The order does not affect existing contracts under state affirmative action, and some special minority programs under state or federal laws are exempt. It also doesn't override programs for the mentally or physically handicapped.

The order prohibits discrimination against anyone based on religion, race, place of birth, age or gender and requires that positions be awarded based on ability, merit, responsibility and value of service.



Survey: More Americans are surfing the 'Net

NEW YORK (CNN) -- The number Internet users has increased and they're spending more time on line, according to a survey released Thursday.

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The American Internet User Survey, directed by Thomas E. Miller, shows that users spend an average of 6.6 hours a week on the 'Net instead of watching television or talking on the phone.

Of the 1,000 United States adults surveyed in November and December, half said they got on the 'Net last year. Two-thirds of them look for weekly information and about a quarter search daily. The average on-line session lasts 68 minutes.

The survey found that 9.5 million Americans now use the Internet, including 1.1 million children under 18.

It also found that the average Internet user is 36 years old, has a college education, and a household income of $62,000.

The survey also reports:

Nearly a third of the users said they spent less time watching television; a quarter said they spent less time on long-distance telephone calls; 15 percent said they spent less time watching videos; and 10 percent said they spent less time listening to the radio.

Twelve percent and 13 percent said they decreased the time they spent reading newspapers and magazines respectively.

Nine percent and 11 percent said they increased the time they spent reading, primarily because they were trying to learn more about the Internet.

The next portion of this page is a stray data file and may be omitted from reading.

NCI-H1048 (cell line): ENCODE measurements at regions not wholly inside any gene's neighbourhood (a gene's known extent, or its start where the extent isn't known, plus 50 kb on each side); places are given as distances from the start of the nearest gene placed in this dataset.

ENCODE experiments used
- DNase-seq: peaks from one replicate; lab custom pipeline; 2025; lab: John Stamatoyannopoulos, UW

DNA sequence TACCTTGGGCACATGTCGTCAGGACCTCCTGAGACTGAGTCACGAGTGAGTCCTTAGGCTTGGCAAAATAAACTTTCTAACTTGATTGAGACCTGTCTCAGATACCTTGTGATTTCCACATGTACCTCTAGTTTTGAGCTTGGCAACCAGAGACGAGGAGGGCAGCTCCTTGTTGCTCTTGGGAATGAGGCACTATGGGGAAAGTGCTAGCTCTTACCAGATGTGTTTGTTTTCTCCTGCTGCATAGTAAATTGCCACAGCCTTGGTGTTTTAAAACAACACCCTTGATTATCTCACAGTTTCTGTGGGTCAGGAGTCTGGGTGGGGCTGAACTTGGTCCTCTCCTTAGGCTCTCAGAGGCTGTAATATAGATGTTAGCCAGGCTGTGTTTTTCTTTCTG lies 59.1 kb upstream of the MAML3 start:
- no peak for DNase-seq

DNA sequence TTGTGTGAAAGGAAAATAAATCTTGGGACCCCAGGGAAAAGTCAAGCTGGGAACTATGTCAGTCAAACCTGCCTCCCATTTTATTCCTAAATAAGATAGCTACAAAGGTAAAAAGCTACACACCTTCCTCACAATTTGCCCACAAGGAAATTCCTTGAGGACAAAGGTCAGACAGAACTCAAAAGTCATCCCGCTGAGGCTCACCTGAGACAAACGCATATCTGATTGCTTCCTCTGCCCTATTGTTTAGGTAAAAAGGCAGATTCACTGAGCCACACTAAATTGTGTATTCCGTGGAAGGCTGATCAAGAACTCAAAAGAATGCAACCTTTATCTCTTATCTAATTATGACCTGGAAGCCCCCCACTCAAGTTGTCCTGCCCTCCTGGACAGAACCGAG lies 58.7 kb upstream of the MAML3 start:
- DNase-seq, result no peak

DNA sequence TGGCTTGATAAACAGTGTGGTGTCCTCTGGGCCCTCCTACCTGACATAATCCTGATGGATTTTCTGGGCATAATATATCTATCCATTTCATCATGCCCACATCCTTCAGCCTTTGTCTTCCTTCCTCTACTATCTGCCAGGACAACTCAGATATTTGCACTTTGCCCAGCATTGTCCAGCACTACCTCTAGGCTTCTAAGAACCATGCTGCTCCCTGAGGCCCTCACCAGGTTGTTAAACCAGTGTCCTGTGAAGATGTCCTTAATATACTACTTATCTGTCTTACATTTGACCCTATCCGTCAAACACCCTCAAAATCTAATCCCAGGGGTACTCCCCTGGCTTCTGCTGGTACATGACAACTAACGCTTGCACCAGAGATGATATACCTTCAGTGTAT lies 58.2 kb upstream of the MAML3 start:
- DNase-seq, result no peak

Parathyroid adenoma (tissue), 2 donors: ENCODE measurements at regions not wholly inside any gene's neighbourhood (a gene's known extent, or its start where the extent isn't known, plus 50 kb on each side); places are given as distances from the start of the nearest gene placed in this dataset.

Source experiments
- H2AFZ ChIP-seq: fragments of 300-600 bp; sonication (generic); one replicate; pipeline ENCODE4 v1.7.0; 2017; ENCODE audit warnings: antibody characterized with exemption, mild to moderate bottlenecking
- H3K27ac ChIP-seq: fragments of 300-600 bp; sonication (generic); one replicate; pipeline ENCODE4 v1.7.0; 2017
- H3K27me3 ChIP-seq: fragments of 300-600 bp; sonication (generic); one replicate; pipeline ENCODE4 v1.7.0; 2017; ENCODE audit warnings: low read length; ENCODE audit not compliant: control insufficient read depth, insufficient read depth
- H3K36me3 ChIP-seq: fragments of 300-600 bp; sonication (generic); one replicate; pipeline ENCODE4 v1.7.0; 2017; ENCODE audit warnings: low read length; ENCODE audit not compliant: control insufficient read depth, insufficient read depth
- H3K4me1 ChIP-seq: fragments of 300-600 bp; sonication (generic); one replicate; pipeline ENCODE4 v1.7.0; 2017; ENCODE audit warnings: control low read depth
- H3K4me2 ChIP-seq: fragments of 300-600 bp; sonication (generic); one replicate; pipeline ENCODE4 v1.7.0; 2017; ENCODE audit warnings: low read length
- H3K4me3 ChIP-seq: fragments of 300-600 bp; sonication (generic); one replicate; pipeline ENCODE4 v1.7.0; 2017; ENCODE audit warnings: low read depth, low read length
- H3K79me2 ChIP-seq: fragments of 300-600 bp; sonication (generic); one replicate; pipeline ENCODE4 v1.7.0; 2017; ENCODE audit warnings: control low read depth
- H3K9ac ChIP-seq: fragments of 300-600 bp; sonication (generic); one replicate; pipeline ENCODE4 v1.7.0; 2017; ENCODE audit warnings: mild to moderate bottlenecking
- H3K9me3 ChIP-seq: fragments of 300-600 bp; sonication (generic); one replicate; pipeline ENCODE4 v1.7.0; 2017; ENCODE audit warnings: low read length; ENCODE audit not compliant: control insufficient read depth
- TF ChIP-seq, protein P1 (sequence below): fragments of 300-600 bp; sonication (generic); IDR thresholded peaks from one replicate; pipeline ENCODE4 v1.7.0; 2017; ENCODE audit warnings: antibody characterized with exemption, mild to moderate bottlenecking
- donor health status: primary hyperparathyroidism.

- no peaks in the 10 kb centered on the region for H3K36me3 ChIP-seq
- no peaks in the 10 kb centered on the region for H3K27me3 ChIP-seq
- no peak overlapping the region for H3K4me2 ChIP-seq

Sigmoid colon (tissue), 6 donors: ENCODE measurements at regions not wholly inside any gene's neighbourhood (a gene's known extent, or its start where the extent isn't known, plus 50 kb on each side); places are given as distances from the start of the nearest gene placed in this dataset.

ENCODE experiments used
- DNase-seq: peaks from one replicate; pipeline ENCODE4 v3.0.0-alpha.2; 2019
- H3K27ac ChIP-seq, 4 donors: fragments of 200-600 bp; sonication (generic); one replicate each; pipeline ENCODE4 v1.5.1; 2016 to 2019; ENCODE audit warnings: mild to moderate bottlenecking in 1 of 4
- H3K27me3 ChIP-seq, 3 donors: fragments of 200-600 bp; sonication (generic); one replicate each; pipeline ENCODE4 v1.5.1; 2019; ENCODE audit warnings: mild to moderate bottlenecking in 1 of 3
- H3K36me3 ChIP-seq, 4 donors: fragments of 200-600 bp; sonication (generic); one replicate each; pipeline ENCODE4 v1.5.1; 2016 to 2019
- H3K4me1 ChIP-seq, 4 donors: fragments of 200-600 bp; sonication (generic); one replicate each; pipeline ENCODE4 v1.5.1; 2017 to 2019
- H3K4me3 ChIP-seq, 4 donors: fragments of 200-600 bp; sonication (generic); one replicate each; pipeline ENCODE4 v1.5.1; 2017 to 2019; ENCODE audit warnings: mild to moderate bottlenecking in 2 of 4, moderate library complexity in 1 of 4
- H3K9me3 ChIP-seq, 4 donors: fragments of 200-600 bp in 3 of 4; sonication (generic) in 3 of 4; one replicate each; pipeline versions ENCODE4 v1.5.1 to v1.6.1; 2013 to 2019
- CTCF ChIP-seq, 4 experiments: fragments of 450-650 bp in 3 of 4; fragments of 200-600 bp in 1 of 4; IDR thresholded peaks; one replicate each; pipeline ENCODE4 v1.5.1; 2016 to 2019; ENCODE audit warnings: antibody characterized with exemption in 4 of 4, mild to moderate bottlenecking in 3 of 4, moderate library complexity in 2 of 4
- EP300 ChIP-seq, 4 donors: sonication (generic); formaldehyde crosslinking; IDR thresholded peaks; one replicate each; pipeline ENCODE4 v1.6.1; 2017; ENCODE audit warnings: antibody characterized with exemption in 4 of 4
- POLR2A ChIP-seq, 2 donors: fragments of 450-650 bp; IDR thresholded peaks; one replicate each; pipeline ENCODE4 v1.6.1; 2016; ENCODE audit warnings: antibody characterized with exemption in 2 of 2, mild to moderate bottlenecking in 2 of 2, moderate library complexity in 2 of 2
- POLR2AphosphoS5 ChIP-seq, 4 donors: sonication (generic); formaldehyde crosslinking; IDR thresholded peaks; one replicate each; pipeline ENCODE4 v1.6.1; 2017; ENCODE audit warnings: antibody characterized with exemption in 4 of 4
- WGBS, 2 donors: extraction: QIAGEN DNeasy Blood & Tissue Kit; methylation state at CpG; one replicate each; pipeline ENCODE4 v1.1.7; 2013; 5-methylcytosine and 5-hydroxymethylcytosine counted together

Utah congresswoman's estranged husband sued by mother

Rep. Enid Waldholtz

PITTSBURGH, Pennsylvania (CNN) -- Rep. Enid Waldholtz's mother-in-law says her son persuaded her to obtain a $72,000 mortgage on her house and give him the money, and then defaulted on the loan.

Joseph 
Waldholtz

A federal grand jury is investigating charges that Joseph Waldholtz engineered a $1.7 million check kiting scheme, lied to the Federal Election Commission and stole money from his wife, a freshman Utah Republican congresswoman.

In a lawsuit filed Wednesday, Barbara Waldholtz said her son promised her he would pay off the mortgage on her home when she agreed to it in 1987. She also said he talked her into cashing in her pension in 1993 and giving him more than $14,000, which he spent.

Also Wednesday, Enid Waldholtz submitted amended House disclosure reports that show she owes $50,000 to $130,000 in back taxes since 1992.

While she was not yet married to Waldholtz at that time, the congresswoman still holds him responsible for the delinquency. The filings were reported in a story in The Salt Lake Tribune.

Related story



Clinton signs pension tax ban legislation

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WASHINGTON (CNN) -- President Clinton signed into law Wednesday a measure that bars states from taxing pensions of former residents who have since moved to another state.

Tens of thousands of retirees are said to be affected by such pension taxes.

Sen. Harry Reid, D-Nevada, had fought for the measure, contending that states increasingly have sought to raise revenue through a tax on pensions to help them deal with growing budget problems.